Spatial Neglect Hinders Success of Inpatient Rehabilitation in Individuals with Traumatic Brain Injury

Peii Chen, Irene Ward, Ummais Khan, Yan Liu, Kimberly Hreha

Research output: Contribution to journalArticle

10 Scopus citations

Abstract

Background. Current knowledge about spatial neglect and its impact on rehabilitation mostly originates from stroke studies. Objective. To examine the impact of spatial neglect on rehabilitation outcome in individuals with traumatic brain injury (TBI). Methods. The retrospective study included 156 consecutive patients with TBI (73 women; median age = 69.5 years; interquartile range = 50-81 years) at an inpatient rehabilitation facility (IRF). We examined whether the presence of spatial neglect affected the Functional Independence Measure (FIM) scores, length of stay, or discharge disposition. Based on the available medical records, we also explored whether spatial neglect was associated with tactile sensation or muscle strength asymmetry in the extremities and whether specific brain injuries or lesions predicted spatial neglect. Results. In all, 30.1% (47 of 156) of the sample had spatial neglect. Sex, age, severity of TBI, or time postinjury did not differ between patients with and without spatial neglect. In comparison to patients without spatial neglect, patients with the disorder stayed in IRF 5 days longer, had lower FIM scores at discharge, improved slower in both Cognitive and Motor FIM scores, and might have less likelihood of return home. In addition, left-sided neglect was associated with asymmetric strength in the lower extremities, specifically left weaker than the right. Finally, brain injury-induced mass effect predicted left-sided neglect. Conclusions. Spatial neglect is common following TBI, impedes rehabilitation progress in both motor and cognitive domains, and prolongs length of stay. Future research is needed for linking specific traumatic injuries and lesioned networks to spatial neglect and related impairment.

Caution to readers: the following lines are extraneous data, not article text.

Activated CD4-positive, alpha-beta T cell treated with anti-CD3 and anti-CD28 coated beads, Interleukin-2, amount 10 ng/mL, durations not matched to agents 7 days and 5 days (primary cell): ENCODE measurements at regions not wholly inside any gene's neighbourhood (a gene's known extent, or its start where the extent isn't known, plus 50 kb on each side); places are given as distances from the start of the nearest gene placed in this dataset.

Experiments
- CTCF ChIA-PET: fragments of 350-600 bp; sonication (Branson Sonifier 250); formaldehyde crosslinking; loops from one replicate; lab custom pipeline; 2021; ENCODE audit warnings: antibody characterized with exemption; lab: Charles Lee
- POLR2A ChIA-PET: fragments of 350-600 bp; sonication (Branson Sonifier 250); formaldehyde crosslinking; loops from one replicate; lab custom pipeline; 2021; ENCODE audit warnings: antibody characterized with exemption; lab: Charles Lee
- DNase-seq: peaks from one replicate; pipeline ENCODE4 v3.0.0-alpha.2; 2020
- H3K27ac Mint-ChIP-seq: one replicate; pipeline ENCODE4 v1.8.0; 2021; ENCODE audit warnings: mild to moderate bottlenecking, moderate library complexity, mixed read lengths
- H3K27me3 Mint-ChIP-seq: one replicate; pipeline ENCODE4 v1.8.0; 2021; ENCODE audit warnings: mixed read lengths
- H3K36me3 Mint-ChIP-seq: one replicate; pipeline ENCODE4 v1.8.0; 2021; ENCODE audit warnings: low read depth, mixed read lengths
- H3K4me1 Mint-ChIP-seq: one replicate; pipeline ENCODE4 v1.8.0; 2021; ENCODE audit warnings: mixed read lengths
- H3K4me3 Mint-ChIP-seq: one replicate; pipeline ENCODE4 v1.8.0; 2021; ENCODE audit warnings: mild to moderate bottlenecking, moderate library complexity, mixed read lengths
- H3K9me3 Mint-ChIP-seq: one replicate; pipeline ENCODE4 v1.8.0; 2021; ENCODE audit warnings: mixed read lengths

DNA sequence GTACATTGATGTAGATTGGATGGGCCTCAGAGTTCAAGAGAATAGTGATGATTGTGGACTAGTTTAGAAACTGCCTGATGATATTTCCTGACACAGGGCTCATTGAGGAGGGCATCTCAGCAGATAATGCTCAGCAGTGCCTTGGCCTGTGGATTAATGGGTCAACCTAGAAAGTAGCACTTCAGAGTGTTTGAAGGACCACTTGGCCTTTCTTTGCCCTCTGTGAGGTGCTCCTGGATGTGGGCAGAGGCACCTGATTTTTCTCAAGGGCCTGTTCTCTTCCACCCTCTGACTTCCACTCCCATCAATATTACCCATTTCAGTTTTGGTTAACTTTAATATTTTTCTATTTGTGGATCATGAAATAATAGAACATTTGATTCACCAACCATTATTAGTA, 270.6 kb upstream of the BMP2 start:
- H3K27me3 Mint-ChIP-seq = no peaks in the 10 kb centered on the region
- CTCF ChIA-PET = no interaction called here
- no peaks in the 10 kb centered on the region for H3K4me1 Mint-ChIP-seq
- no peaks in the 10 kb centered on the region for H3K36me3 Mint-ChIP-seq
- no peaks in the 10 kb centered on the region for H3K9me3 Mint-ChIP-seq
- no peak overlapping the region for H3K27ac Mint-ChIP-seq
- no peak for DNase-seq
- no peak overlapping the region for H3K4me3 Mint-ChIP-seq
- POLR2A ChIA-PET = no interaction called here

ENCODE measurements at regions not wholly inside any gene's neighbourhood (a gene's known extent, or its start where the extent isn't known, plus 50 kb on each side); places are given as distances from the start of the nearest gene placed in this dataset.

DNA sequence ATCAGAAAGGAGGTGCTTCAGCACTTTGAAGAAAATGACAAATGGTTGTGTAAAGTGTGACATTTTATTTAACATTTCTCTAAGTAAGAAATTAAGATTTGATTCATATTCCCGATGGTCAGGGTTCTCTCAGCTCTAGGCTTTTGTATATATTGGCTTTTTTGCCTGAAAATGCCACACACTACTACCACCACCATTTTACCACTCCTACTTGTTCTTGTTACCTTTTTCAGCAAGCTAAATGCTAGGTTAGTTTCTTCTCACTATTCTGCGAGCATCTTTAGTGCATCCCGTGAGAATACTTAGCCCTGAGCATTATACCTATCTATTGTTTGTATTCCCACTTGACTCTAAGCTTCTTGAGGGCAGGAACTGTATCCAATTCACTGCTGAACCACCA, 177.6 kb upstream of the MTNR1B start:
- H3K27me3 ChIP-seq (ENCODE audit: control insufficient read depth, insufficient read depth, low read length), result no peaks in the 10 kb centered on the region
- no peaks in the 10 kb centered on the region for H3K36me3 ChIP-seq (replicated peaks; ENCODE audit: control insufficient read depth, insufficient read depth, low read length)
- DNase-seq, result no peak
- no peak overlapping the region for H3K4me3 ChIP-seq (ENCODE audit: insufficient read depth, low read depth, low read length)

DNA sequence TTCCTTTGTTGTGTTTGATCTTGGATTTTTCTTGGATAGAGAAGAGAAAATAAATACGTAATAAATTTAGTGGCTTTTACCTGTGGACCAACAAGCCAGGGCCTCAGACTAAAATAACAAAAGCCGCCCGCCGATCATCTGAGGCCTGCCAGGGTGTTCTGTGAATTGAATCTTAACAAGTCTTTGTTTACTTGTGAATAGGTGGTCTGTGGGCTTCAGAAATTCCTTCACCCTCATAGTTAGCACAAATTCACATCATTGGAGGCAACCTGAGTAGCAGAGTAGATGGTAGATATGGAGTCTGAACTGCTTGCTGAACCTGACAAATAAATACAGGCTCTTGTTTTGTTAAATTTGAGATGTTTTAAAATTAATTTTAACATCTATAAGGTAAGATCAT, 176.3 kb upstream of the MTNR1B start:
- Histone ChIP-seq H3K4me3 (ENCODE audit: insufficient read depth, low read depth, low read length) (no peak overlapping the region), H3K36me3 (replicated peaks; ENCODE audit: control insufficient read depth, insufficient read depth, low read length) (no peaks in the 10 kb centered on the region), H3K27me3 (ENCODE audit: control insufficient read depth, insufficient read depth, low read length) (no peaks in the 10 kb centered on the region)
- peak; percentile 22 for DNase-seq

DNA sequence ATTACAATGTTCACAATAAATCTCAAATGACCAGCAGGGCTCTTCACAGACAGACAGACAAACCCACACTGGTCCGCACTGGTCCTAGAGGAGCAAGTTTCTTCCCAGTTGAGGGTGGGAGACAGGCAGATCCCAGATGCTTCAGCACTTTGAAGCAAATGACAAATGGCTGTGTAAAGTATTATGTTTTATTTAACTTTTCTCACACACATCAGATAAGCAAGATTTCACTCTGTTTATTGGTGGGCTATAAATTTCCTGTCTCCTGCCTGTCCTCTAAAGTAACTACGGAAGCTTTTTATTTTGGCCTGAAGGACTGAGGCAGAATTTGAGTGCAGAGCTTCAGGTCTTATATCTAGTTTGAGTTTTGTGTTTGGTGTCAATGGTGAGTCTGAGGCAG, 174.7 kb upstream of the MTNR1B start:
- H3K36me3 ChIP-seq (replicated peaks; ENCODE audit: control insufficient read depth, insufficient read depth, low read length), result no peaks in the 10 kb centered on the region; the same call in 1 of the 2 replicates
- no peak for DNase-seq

Original languageEnglish (US)
Pages (from-to)451-460
Number of pages10
JournalNeurorehabilitation and Neural Repair
Volume30
Issue number5
DOIs
StatePublished - Jan 1 2016
Externally publishedYes

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Keywords

  • hemispatial neglect
  • length of stay
  • rehabilitation outcome
  • traumatic brain injury

ASJC Scopus subject areas

  • Rehabilitation
  • Neurology
  • Clinical Neurology

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